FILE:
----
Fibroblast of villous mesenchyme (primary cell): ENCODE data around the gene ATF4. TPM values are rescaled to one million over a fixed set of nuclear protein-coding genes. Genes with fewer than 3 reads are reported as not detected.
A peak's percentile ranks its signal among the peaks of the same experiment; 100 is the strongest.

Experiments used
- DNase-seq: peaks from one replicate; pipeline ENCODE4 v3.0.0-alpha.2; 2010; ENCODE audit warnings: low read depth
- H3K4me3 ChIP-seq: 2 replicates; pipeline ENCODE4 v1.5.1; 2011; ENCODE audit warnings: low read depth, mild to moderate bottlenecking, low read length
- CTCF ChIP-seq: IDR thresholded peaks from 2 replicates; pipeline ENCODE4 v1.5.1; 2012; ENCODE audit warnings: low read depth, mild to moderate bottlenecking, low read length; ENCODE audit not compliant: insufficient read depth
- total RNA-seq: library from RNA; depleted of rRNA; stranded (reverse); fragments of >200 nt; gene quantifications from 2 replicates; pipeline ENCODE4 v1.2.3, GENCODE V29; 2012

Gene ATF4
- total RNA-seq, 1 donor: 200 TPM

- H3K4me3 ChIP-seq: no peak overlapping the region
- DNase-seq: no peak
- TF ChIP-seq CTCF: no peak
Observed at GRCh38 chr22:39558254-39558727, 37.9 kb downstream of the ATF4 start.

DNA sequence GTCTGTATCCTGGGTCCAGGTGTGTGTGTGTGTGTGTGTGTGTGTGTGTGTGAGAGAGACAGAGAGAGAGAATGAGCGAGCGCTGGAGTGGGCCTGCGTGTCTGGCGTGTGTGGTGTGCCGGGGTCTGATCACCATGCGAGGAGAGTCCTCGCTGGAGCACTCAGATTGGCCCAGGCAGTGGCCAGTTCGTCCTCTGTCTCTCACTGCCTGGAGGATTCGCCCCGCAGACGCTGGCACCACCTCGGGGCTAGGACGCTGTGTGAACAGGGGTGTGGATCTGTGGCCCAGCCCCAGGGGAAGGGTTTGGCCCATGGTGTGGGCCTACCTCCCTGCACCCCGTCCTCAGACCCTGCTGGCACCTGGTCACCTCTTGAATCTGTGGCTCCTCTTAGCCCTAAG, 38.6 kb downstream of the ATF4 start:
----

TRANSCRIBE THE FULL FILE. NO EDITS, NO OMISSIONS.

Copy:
Fibroblast of villous mesenchyme (primary cell): ENCODE data around the gene ATF4. TPM values are rescaled to one million over a fixed set of nuclear protein-coding genes. Genes with fewer than 3 reads are reported as not detected.
A peak's percentile ranks its signal among the peaks of the same experiment; 100 is the strongest.

Experiments used
- DNase-seq: peaks from one replicate; pipeline ENCODE4 v3.0.0-alpha.2; 2010; ENCODE audit warnings: low read depth
- H3K4me3 ChIP-seq: 2 replicates; pipeline ENCODE4 v1.5.1; 2011; ENCODE audit warnings: low read depth, mild to moderate bottlenecking, low read length
- CTCF ChIP-seq: IDR thresholded peaks from 2 replicates; pipeline ENCODE4 v1.5.1; 2012; ENCODE audit warnings: low read depth, mild to moderate bottlenecking, low read length; ENCODE audit not compliant: insufficient read depth
- total RNA-seq: library from RNA; depleted of rRNA; stranded (reverse); fragments of >200 nt; gene quantifications from 2 replicates; pipeline ENCODE4 v1.2.3, GENCODE V29; 2012

Gene ATF4
- total RNA-seq, 1 donor: 200 TPM

- H3K4me3 ChIP-seq: no peak overlapping the region
- DNase-seq: no peak
- TF ChIP-seq CTCF: no peak
Observed at GRCh38 chr22:39558254-39558727, 37.9 kb downstream of the ATF4 start.

DNA sequence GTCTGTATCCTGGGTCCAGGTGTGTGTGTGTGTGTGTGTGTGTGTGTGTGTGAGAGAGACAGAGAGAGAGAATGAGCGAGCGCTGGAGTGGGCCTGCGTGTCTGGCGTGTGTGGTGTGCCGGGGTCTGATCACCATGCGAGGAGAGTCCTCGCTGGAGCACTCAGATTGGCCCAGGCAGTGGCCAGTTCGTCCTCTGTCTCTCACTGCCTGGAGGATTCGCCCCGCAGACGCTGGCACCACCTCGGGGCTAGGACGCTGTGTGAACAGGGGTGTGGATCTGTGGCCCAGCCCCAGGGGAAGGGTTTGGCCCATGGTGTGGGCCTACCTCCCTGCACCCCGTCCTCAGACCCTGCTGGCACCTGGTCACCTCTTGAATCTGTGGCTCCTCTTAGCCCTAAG, 38.6 kb downstream of the ATF4 start: